Intended to continue research by further reading of Sue Moorcroft’s Love Writing today, with another How-To title from Harlequin/M&B author history To Writer’s With Love by Mary Wibberley on the reading pile. But had a message to check out on the dating site, so I signed in first, and found that Sunday is apparently the business day for those on the look-out for an online chat, flirt, or messaging frenzy.
I did get a request for another blind date, which is cool. And also got messaged by a guy who’s said “hello” a few times before when I’ve been online, but he just wanted to say “u fancy comin over.” Well, much as I appreciate being considered eligible for a booty-call, it’s not what I’m on a dating site looking for. I’m on there because I want to Go Out, and haven’t been doing any going out, not because I want to stay in anywhere that I don’t get to do any of my own housework, or any writing. 🙂
Eventually, relationships do involve staying in. But not before going out. I’m not a Domino’s Pizza that can be ordered online for home delivery.
I guess that’s the difference between dating online, and meeting someone through being a regular in a bar or club, or other social situation. Once you’ve got to know someone through your local, or your sports club, or your workplace, being asked back to their place probably doesn’t seem too weird. But when someone suggests it when you’ve exchanged less than sixteen words online, don’t know if the profile picture is even of them, or whether it was taken in the last ten years, that’s different. I hope I’m not alone in thinking it’s a bit odd.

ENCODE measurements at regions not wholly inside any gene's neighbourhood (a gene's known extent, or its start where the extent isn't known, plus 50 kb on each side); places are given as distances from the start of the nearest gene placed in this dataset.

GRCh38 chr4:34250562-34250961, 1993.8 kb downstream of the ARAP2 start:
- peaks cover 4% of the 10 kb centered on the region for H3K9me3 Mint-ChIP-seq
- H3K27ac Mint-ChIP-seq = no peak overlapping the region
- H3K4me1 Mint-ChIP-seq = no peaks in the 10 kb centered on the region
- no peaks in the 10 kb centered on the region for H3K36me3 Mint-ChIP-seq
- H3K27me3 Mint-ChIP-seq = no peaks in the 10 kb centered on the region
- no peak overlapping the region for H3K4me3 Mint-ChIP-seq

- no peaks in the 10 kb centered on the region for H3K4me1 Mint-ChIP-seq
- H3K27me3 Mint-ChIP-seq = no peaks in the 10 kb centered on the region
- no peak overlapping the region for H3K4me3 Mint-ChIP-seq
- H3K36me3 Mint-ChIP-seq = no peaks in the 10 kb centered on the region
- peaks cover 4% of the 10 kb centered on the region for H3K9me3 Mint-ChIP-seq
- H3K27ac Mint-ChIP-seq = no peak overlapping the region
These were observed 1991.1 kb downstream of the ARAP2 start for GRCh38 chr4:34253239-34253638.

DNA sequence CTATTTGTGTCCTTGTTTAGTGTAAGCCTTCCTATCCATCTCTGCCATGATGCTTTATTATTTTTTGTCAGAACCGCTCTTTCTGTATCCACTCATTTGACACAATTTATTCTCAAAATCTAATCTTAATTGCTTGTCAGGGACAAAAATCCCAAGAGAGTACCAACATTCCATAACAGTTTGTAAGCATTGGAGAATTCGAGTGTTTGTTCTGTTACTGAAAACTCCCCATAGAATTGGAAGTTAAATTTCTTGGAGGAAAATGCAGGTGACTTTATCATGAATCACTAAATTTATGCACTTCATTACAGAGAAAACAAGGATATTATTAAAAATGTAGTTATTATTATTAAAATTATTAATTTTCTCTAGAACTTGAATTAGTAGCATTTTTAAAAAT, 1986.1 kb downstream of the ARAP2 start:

It definitely isn’t a scenario I’d expect to read in a dating book, or a romantic novel.
And I don’t think I’d want to write it as one either.
One guy’s profile even says, although he’s looking for his soul mate and best friend since splitting up from his wife, “just some NSA is cool too.” It took me over a whole day to figure out what NSA stood for. Sounds like the epitome of SA. I don’t think there’s any element of N about it. It’s one of the most misleadingly-named concepts in human interaction as far as I can imagine.
My idea of ‘no strings’ is going out for a coffee or a non-alcoholic drink without obligations attached.
Funnily enough, tonight’s episode of CSI was the one where Catherine had a drink spiked while out dancing in a bar after work. Pretty gruesome. Certainly not material for a romantic storyline – especially without a knight in shining armour to the rescue.
There are very strict rules in ‘romantic fiction’ regarding what the hero musn’t say or do, and what the heroine also mustn’t say or do. This is so that the whole reading experience isn’t cheapened by taking away the fairytale element, and the suspense. We mustn’t forget that we’re writing Cinderella stories for girls who need to hope and dream – rather like me.
The other rule is that the hero and heroine mustn’t get it together as a couple too soon. Unless they’ve got something fabulous to fight about and split them up again immediately, all the sizzle is lost if they’re doing bedroom gymnastics in the first chapter.
Erotica is another matter. It’s usually about fetishes and fantasies, which don’t want to be weighed down with chocolate, girly chats and shopping habits. It’s all about where to do it, how it’s being done, and who (or what) it’s being done with.
Sadly, something that I’m DEFINITELY not qualified to write about. But I do admit, I’ve plenty of experience in support of keeping the protagonists apart indefinitely. 🙂